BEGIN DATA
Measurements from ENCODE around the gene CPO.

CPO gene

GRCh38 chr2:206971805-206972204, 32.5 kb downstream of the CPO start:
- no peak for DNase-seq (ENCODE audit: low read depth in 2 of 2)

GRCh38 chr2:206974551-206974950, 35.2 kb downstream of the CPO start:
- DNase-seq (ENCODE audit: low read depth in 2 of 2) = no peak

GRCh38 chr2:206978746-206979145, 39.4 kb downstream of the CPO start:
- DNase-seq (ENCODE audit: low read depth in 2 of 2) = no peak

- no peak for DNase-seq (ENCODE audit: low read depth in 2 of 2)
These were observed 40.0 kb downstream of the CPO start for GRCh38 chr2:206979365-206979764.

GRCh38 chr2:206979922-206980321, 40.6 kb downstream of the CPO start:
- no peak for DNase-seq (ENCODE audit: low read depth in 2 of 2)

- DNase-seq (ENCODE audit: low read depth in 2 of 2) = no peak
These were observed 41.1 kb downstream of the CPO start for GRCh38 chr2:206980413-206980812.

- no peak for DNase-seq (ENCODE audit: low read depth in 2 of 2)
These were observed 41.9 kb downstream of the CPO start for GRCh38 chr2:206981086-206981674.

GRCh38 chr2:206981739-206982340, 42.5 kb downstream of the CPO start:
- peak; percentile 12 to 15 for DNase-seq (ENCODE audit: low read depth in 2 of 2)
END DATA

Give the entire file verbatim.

Measurements from ENCODE around the gene CPO.

CPO gene

GRCh38 chr2:206971805-206972204, 32.5 kb downstream of the CPO start:
- no peak for DNase-seq (ENCODE audit: low read depth in 2 of 2)

GRCh38 chr2:206974551-206974950, 35.2 kb downstream of the CPO start:
- DNase-seq (ENCODE audit: low read depth in 2 of 2) = no peak

GRCh38 chr2:206978746-206979145, 39.4 kb downstream of the CPO start:
- DNase-seq (ENCODE audit: low read depth in 2 of 2) = no peak

- no peak for DNase-seq (ENCODE audit: low read depth in 2 of 2)
These were observed 40.0 kb downstream of the CPO start for GRCh38 chr2:206979365-206979764.

GRCh38 chr2:206979922-206980321, 40.6 kb downstream of the CPO start:
- no peak for DNase-seq (ENCODE audit: low read depth in 2 of 2)

- DNase-seq (ENCODE audit: low read depth in 2 of 2) = no peak
These were observed 41.1 kb downstream of the CPO start for GRCh38 chr2:206980413-206980812.

- no peak for DNase-seq (ENCODE audit: low read depth in 2 of 2)
These were observed 41.9 kb downstream of the CPO start for GRCh38 chr2:206981086-206981674.

GRCh38 chr2:206981739-206982340, 42.5 kb downstream of the CPO start:
- peak; percentile 12 to 15 for DNase-seq (ENCODE audit: low read depth in 2 of 2)